Not caring what people think is not the answer


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[This post is similar to another post I’ve written called: Not giving a damn is not the answer.]

No, you shouldn’t change who you are to be liked by people. And you shouldn’t cave into to peer pressure at the expense of your identity.

But not caring what people think is not the answer.

While you may not agree with what people think or say about you (and some would say it’s none of your business), if you believe in bettering yourself as a person, it’s important to allow yourself to internally acknowledge and be aware of the feedback you get in life.

  • Do you ruffle feathers everywhere you go?
  • Do you get into arguments or make enemies easily?
  • Do you find yourself getting into the same kinds of dysfunctional relationships?
  • Do you act creepy or make people uncomfortable without realizing it?
  • Is your body language saying one thing while you are saying another?

These are important things to be aware of.

Acknowledging what others think (positive or negative) provides us with valuable feedback that allows us to make sure we are acting and communicating in the manner we think we are. And if we are not, it provides the opportunity to make changes to how we do things (if we so choose).

“Criticism may not be agreeable, but it is necessary. It fulfills the same function as pain in the human body. It calls attention to an unhealthy state of things.” — Winston Churchill

There are a lot of people who suck and act badly simply because they refuse to even acknowledge the feedback they get on a consistent basis.

“You think I’m a jackass? Well, I don’t care.”

The fact is, if people are calling you a jackass, it’s a good idea to be open to the idea of exploring *why* they said that and if it has any validity.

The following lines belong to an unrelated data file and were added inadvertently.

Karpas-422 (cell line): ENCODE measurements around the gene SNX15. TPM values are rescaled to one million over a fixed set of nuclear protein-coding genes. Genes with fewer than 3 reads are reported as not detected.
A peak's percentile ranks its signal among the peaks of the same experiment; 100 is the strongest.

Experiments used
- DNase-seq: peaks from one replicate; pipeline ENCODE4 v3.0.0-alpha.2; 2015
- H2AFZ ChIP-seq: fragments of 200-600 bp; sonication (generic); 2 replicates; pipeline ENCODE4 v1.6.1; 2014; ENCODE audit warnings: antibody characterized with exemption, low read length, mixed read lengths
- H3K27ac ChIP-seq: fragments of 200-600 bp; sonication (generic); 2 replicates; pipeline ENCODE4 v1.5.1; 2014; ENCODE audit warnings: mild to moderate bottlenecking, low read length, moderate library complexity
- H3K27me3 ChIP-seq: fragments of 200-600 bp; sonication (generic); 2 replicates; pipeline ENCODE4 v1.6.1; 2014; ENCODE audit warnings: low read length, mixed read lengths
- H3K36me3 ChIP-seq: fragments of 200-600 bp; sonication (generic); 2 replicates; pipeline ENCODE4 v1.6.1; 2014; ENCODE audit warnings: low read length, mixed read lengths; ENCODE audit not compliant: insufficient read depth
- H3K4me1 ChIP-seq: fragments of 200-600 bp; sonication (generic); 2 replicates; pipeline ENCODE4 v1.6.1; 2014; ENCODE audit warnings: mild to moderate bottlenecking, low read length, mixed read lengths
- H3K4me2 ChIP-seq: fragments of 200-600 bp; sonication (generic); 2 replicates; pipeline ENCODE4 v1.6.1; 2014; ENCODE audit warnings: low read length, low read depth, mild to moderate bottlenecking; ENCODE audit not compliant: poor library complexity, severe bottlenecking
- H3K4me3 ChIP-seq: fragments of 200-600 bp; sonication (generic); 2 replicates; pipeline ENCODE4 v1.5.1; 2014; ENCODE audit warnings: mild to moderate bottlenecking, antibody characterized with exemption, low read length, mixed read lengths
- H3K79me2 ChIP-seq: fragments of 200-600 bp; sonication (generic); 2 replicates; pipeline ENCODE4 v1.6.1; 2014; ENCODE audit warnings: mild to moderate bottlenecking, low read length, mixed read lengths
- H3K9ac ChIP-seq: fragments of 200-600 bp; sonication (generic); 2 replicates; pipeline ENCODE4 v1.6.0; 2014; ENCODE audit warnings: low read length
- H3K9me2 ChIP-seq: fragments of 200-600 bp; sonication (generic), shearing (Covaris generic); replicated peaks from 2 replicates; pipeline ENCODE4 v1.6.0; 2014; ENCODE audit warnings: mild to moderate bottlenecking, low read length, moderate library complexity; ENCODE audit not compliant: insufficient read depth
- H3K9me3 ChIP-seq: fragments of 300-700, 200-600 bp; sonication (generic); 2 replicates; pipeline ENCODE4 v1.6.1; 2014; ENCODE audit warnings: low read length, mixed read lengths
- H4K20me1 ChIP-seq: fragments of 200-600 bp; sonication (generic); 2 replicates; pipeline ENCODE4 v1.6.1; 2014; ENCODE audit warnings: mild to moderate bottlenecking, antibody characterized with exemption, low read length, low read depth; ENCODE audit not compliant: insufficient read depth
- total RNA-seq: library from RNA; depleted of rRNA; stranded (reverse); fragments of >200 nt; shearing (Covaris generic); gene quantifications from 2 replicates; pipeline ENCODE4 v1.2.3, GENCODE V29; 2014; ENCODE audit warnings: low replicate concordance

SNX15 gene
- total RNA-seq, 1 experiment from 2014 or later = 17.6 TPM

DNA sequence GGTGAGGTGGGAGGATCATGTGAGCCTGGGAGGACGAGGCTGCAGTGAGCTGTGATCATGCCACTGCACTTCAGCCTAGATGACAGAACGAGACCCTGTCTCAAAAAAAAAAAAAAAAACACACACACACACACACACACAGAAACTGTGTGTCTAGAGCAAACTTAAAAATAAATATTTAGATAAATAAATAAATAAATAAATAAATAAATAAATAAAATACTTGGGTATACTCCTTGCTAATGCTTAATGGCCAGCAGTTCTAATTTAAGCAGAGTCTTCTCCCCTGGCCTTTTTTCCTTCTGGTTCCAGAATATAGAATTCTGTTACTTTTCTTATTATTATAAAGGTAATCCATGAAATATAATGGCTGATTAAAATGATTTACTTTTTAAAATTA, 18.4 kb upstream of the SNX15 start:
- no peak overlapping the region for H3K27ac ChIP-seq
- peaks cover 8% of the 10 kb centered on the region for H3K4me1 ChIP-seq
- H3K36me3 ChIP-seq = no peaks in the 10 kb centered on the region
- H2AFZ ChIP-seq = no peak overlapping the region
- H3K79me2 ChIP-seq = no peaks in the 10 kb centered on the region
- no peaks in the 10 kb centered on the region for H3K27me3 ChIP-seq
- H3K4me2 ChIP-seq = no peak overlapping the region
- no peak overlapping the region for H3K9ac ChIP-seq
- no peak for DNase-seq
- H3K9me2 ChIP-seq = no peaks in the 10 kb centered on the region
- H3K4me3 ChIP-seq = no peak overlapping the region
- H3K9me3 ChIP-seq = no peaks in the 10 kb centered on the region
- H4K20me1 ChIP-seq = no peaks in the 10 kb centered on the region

And it may not. Just because someone calls you a jackass doesn’t mean you’re a jackass, but something about the circumstances you found yourself in led to negative feedback. And after analyzing the situation, you may discover that you could have done something more effectively in the situation — even if was simply to avoid it altogether.

While I don’t believe in not caring what people think, I do believe in is not fearing it.

And that’s a huge difference.

One approach says, “I’m fearful of accepting or acknowledging negative feedback” and the other says, “I have a strong enough sense of self to not let criticism (or praise) adversely affect my sense of self-worth.”

When you truly know who you are — and who you are in the process of becoming — you will no longer live in fear of what people say or think about you.”

Because you can’t please everyone, sometimes you will act in a fashion that upsets people or makes them uncomfortable. And sometimes it is completely justified — it comes at the cost of expressing yourself in an authentic fashion.

It doesn’t mean you shouldn’t act that way. But it also doesn’t mean you shouldn’t care about the response you get — you simply shouldn’t be afraid of it or let it bother you.

Not letting what other people think bother you is one thing, not caring is another.

I believe the goal should be develop a strong enough sense of self to not let what others say or think about you diminish (or inflate) your sense of self-worth, not to simply “not care”.

Allowing yourself to be open is a sign of confidence, and it’s a strength that will get you much further in life, and provide you with the ability to weather more storms, than simply pretending that storms don’t exist.”

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